The Motley Fool

ISA investing! Are these dividend yields around 5% brilliant buys or battered bums?

Though there are plenty of political and economic factors shaking financial markets right now — whether it be Brexit, Germany moving into recession, or the prospect of war between The West and Iran — today remains a great time for stock investors to nip in and grab a bargain.

There’s a sea of shares out there that offer a combination of low earnings multiples AND whopping-great dividend yields. Are the three I discuss below perfect picks for your Stocks and Shares ISA, though, or equities that should be avoided like the plague?

Getting burnt

Let’s kick things off by looking at The Restaurant Group (LSE: RTN). As well as carrying a forward price-to-earnings (P/E) ratio of 11.4 times the eateries giant carries an inflation-mashing dividend yield of 4.4% for 2019.

Don’t think of this low rating as a gross misunderstanding of the stock by market makers, though. The Frankie & Benny’s and Wagamama owner’s rock-bottom valuation reflects the rapidly-worsening outlook for the UK casual dining sector. This point is reflected by UHY Hacker Young data showing the number of insolvencies in the restaurant arena leapt 25% in the six months to June to an eye-popping 1,412.

The country’s restaurateurs are suffering a perfect storm of weaker consumer spending, market saturation and a steady rise in operating costs. The Restaurant Group swung to a pre-tax loss of £87.7m for the first half of 2019, from a profit of £12.2m a year earlier, on the back of these issues. And it’s hard to envisage the firm bouncing back any time soon.

A better buy?

Is Dixons Carphone (LSE: DC) a better destination for your investment cash, then? On paper at least it offers even more bang for your buck than The Restaurant Group, its forward P/E ratio of 8.5 times sitting inside the bargain-basement threshold of 10 times or below, and its corresponding dividend yield sitting at 5.6%.

But this other FTSE 250 firm is also loaded with an unacceptable amount of risk. Latest financials showed that, while electricals sales (on a like-for-like basis) in its core UK and Ireland division crept 2% higher in the 13 weeks to July 27, a 10% drop in corresponding mobiles revenues caused group sales to flatline in the period.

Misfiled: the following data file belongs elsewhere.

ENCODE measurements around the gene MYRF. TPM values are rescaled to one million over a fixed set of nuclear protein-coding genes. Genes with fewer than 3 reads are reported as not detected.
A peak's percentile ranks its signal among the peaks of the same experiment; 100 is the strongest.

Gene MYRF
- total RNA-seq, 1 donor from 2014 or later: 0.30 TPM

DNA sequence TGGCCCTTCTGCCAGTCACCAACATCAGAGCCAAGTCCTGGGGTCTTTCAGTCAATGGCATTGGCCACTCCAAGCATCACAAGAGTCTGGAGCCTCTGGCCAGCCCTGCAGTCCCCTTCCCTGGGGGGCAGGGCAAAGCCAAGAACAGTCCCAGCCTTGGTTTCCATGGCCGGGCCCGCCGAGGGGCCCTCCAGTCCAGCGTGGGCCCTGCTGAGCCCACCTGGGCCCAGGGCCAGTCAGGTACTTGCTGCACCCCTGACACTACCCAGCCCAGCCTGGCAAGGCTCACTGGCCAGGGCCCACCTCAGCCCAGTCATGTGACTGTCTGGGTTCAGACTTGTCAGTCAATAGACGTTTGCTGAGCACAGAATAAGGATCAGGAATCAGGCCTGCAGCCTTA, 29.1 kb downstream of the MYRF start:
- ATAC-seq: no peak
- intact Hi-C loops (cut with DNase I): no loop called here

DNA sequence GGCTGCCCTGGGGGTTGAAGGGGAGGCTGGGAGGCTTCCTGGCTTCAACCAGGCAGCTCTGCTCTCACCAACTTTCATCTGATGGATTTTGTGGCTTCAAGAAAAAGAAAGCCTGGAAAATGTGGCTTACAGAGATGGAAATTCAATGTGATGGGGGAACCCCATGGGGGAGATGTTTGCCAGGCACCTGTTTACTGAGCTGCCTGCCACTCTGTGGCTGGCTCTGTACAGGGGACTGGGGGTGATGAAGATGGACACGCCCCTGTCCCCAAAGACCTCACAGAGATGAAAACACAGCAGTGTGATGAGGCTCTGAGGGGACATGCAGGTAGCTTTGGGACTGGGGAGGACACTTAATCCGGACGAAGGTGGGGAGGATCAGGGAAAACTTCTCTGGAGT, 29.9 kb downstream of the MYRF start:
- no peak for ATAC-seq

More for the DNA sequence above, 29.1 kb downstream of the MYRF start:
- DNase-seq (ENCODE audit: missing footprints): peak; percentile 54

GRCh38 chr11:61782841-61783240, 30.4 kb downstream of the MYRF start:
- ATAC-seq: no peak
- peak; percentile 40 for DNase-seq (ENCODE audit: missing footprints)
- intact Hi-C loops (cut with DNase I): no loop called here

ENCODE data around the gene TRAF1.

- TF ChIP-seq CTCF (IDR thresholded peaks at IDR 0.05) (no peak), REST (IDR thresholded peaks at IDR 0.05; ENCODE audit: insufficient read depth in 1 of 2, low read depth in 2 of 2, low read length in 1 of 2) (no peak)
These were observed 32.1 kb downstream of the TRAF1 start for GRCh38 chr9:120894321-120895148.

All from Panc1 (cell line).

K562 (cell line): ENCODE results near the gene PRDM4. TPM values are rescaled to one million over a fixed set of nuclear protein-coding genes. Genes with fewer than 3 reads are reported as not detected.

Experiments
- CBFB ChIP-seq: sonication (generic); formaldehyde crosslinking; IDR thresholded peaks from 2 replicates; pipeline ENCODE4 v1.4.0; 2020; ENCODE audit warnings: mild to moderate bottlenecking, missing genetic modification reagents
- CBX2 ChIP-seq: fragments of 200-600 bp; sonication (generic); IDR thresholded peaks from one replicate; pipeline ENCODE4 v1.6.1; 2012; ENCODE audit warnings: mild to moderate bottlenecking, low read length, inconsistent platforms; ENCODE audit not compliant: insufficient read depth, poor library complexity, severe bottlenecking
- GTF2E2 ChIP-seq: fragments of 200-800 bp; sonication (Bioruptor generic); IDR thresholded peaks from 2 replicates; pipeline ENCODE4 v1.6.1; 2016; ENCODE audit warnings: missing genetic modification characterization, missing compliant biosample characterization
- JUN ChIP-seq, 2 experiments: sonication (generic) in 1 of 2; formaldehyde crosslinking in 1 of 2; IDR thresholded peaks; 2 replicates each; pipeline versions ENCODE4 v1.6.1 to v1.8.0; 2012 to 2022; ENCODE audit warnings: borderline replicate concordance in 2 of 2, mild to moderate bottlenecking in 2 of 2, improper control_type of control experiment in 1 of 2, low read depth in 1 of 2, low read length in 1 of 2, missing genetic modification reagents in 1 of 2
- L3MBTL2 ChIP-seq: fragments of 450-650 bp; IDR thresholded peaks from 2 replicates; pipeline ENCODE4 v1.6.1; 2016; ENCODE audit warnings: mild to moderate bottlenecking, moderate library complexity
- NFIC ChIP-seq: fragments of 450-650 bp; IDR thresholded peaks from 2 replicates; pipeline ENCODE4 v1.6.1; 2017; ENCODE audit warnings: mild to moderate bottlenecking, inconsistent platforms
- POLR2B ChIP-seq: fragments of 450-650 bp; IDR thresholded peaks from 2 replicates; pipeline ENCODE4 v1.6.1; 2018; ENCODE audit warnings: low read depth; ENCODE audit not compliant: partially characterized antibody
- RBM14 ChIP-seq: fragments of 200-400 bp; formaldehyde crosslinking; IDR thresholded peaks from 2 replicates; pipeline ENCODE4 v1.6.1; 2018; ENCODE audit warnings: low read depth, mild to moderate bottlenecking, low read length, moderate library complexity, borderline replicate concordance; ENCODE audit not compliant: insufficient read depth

Dixons Carphone is being battered by weak retail conditions in the UK as well as the broader global trend of people waiting longer and longer before upgrading their mobile phones. And both of these issues threaten to worsen as the political chaos in Britain worsens.

Too good to miss

Those seeking the magic combo of big dividends and great value would be better served by buying shares in TBC Bank Group (LSE: TBCG) for their ISA instead, I feel. This FTSE 250 stock boasts a forward yield of 5.4% and a corresponding P/E multiple of 5.1 times, but I think the market really is missing a trick here.

Many investors might be put off by the bank’s operations in the far-flung emerging market of Georgia. However, as I explained recently economic growth rates in the Eurasian country have the potential to blast profits here to the stars. And this was underlined by TBC’s ripping performance in the first half of 2019, a period in which underlying net profit soared 18.8% to 258.3m Georgian Lari. So you could buy TBC for brilliant returns, not just now, but for many years into the future, I say.

You Really Could Make A Million

Of course, picking the right shares and the strategy to be successful in the stock market isn't easy. But you can get ahead of the herd by reading the Motley Fool's FREE guide, “10 Steps To Making A Million In The Market”.

The Motley Fool's experts show how a seven-figure-sum stock portfolio is within the reach of many ordinary investors in this straightforward step-by-step guide.

Simply click here for your free copy.

Royston Wild has no position in any of the shares mentioned. The Motley Fool UK has no position in any of the shares mentioned. Views expressed on the companies mentioned in this article are those of the writer and therefore may differ from the official recommendations we make in our subscription services such as Share Advisor, Hidden Winners and Pro. Here at The Motley Fool we believe that considering a diverse range of insights makes us better investors.